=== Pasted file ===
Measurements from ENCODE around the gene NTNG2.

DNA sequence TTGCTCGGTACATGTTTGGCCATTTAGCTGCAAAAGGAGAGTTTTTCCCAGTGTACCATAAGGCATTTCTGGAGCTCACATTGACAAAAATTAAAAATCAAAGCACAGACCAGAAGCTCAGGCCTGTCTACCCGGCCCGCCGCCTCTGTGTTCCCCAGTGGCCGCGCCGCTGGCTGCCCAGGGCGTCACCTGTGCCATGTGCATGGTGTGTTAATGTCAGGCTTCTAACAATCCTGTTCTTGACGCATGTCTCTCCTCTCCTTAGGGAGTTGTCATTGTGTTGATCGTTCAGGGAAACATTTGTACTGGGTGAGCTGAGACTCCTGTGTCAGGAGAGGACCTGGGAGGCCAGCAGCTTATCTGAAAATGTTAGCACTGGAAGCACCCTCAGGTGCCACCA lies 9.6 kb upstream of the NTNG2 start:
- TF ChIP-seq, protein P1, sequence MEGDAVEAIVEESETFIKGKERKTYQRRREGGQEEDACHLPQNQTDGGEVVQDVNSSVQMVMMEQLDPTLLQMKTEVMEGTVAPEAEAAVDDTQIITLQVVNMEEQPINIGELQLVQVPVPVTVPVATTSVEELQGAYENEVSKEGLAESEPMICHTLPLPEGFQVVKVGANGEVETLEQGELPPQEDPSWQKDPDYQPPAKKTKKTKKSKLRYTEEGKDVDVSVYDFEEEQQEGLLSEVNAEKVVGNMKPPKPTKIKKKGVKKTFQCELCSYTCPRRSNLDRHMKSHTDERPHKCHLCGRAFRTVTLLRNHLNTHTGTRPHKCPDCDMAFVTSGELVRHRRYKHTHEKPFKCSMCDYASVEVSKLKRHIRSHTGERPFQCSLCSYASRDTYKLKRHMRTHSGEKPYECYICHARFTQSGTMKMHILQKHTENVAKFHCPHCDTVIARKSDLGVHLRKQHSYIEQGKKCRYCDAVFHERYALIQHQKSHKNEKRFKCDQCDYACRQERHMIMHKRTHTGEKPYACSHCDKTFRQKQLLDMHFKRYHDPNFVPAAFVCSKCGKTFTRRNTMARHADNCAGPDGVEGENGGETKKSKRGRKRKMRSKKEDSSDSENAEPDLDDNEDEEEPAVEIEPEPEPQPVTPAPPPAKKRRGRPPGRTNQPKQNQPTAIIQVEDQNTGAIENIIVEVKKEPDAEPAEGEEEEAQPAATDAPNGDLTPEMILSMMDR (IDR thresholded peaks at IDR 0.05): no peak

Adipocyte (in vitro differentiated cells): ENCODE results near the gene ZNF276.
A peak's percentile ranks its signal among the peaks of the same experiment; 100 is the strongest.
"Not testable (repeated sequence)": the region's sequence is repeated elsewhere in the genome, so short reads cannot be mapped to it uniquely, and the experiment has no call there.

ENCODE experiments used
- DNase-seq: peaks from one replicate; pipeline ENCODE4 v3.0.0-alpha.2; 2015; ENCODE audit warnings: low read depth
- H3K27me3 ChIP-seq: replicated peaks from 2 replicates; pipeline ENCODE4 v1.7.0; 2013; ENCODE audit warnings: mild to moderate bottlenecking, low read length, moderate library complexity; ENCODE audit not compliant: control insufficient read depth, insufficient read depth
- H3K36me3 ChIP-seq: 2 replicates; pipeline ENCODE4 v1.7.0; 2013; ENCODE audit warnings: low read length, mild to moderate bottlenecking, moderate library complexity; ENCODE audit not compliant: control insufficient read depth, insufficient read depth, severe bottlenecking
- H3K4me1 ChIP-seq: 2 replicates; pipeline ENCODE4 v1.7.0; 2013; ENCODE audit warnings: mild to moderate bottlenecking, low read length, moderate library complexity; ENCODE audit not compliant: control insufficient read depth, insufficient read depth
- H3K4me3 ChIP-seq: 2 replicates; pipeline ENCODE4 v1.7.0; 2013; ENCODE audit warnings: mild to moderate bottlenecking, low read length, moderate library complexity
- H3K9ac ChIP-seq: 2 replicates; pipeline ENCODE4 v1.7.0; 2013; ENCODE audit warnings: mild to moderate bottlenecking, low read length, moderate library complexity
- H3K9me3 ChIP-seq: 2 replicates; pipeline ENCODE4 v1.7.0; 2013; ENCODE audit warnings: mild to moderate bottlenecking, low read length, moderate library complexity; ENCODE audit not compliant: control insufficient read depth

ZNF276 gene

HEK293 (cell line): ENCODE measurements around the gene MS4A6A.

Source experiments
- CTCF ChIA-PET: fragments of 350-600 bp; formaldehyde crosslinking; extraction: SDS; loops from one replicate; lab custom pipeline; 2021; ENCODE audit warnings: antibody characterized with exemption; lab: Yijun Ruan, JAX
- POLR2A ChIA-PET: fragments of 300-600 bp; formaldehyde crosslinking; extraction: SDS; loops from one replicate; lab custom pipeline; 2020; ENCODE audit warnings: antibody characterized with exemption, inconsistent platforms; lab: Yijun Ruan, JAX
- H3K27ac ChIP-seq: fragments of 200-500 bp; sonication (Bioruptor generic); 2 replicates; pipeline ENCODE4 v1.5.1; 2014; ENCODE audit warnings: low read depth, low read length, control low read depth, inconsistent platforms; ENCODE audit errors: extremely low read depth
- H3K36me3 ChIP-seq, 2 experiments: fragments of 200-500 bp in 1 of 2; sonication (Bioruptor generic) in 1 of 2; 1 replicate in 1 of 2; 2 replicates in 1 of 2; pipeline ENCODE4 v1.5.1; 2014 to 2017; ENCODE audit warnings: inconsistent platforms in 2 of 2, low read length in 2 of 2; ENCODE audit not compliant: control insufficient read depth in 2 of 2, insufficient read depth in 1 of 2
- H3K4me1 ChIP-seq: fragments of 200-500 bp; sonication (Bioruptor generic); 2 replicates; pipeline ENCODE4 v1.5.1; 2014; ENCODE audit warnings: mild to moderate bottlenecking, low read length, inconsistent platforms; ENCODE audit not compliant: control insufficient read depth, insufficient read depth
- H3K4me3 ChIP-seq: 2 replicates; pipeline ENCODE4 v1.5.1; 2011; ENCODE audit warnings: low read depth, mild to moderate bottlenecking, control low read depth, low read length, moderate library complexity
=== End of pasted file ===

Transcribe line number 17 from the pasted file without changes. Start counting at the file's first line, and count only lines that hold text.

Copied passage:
Source experiments